What can we expect in the coming months? Here’s a rough idea.
The Legislative Assembly must vote on the Executive Branch’s decree for a referendum on the Central American Free-Trade Agreement with the United States (CAFTA), submitted to them Tuesday. Assembly president Francisco Pacheco, of the National Liberation Party (PLN) that brought pro-CAFTA President Oscar Arias to power last year, said this week the vote should take place in short order, as support for the measure is widespread and the Referendum Law allows only one legislative session for discussion and voting. If legislators approve the decree, it will move on to the Supreme Elections Tribunal (TSE); if they reject it, the future of the referendum will depend on proponent José Miguel Corrales’ ability to collect roughly 132,000 signatures (5% of eligible voters).
If the decree moves to the TSE, election officials then have unlimited time to make their next move – though TSE interim president Luis Antonio Sobrado says they’ll take no more than two weeks. They must decide whether to convene the referendum through the Executive Branch-Legislative Assembly decree, which would take about three months, or through the signatures-collecting method, which could take up to 14 months. They must also establish whether a minimum of 30% or 40% voter turnout will be required for the referendum to be binding. (Last year’s presidential elections drew approximately 70% of voters, while December’s municipal elections drew only 22%.)
The determination of voter turnout will depend on assembly president Pacheco’s final decision, expected shortly, regarding whether CAFTA’s approval in the legislature would require a simple majority of 29 votes or a two-thirds majority of 38 votes. Sobrado explained that if Pacheco choose 29, the TSE will likely require a minimum participation of 30%, but if he chooses 38, they will require 40%. The issue of what kind of majority is required for CAFTA’s approval has been under debate for years and has been the subject of conflicting reports from the assembly’s Technical Services Department. It all comes down to Pacheco’s interpretation of whether CAFTA affects state powers, territorial integrity or the country’s political structure.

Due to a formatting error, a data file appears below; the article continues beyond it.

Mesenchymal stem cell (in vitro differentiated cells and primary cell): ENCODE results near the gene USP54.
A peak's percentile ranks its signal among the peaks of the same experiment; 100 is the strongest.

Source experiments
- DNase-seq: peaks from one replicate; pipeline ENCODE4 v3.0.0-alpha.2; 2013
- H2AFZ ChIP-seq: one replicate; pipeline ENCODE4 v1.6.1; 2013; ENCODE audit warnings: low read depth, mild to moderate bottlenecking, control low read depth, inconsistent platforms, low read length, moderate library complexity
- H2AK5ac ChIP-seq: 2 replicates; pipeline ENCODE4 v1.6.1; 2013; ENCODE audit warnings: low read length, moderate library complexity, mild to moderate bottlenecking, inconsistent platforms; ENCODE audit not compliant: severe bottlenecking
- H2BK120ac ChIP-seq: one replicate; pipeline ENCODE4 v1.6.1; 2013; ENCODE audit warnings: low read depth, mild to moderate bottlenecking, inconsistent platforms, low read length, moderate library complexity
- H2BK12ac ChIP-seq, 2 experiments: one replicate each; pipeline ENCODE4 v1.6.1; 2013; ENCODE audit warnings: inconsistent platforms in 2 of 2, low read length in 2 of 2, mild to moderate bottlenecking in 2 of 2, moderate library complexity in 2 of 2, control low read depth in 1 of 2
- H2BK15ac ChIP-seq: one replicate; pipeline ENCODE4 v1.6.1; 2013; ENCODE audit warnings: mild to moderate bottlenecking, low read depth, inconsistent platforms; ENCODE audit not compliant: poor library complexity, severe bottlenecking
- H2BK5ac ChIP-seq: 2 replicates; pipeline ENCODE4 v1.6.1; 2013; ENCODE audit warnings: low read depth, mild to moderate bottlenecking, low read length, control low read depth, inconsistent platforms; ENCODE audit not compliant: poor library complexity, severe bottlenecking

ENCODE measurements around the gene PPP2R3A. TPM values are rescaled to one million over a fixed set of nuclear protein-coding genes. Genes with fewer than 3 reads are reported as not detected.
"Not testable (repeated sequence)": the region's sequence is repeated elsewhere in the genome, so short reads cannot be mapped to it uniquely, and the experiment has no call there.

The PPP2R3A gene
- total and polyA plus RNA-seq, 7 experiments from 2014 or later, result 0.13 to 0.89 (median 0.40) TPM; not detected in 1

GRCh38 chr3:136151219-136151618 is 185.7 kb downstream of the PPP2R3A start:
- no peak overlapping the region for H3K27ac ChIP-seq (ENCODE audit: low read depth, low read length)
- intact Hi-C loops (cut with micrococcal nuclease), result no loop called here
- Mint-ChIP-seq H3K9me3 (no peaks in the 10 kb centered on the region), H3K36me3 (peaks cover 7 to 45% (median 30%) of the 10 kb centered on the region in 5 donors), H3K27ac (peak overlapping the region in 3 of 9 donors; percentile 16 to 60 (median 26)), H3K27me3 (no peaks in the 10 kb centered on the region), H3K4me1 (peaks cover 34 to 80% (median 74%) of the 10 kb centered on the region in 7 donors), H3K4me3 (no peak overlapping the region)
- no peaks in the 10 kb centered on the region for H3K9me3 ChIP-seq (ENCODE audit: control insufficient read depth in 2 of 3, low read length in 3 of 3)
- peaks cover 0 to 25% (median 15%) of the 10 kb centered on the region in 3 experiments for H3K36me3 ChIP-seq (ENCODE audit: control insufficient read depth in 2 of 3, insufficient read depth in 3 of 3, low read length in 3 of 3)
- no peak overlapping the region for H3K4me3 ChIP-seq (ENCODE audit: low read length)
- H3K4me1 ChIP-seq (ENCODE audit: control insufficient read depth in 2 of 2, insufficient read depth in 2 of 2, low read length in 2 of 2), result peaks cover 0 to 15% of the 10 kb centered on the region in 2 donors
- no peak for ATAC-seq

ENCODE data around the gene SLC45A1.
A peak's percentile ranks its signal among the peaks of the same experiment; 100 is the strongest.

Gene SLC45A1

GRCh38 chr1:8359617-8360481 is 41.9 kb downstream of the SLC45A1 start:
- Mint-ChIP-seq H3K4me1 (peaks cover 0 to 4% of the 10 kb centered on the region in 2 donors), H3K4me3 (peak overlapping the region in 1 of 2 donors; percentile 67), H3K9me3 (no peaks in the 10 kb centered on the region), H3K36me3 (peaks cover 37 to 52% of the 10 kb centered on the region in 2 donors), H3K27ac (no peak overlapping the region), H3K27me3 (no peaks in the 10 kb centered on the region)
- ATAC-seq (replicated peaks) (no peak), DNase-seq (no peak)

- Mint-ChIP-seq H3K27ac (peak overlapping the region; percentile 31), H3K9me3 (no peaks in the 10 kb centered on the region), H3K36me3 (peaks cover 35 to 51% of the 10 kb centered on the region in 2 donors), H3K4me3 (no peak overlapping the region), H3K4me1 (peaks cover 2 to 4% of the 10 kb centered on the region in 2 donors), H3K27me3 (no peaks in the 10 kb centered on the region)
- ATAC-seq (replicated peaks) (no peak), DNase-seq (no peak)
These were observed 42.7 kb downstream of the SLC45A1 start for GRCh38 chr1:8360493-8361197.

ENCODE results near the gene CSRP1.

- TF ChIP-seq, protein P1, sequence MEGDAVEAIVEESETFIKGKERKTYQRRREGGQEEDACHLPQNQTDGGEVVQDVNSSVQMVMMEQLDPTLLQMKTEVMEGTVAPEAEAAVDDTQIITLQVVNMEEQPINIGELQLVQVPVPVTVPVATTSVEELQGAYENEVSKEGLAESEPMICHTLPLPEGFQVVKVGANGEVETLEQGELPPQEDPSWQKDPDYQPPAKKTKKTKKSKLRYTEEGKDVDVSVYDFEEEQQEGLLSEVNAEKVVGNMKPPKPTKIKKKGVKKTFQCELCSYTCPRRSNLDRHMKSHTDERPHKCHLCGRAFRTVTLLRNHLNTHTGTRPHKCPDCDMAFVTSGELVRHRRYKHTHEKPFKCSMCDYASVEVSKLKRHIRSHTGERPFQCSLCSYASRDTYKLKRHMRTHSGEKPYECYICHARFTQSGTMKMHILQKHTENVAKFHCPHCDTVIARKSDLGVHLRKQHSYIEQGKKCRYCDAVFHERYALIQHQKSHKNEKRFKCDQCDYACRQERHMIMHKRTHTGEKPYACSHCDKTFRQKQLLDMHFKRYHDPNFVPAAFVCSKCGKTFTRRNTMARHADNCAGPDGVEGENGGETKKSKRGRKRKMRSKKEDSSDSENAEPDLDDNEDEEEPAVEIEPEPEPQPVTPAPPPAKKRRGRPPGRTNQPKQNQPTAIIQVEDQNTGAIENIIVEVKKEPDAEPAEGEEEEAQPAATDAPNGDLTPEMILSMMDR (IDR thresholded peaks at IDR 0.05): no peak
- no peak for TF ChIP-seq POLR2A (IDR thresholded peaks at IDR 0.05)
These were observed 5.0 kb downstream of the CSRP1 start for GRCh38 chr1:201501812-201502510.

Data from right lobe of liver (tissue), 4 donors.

If the assembly decree is chosen – or after Corrales collects the required amount of signatures and the TSE validates them – a vote must take place within 90 days. It will take place on a Sunday near the end of that 90-day period, Sobrado explained, in order to give officials as much time as possible to prepare for the election.
If the required minimum number of voters turns out on Referendum Day, their decision whether or not to approve CAFTA will be binding. Sobrado said provisional results will likely be available the same day or the next, followed by an approximately 15-day official, manual count. If more participants vote in favor of the trade pact than against it, it will be published in the official government daily La Gaceta and become law. If the nays have it, CAFTA will be archived. This could be determined by a single vote, according to Sobrado.
During the whole process, legislative discussion of CAFTA will continue, though assembly president Pacheco must suspend that discussion if legislators are ready to vote before the referendum takes place. If voter turnout for the referendum doesn’t meet the TSE minimum, the decision-making power will be returned to the assembly.
The assembly is expected to continue discussing the CAFTA implementation legislation, which includes reforms to the telecommunications and insurance sectors, among others. Pacheco said this week that legislators can vote on those bills regardless of the fate of the trade pact, because “they make sense on their own… they’re laws the country has been postponing for years.”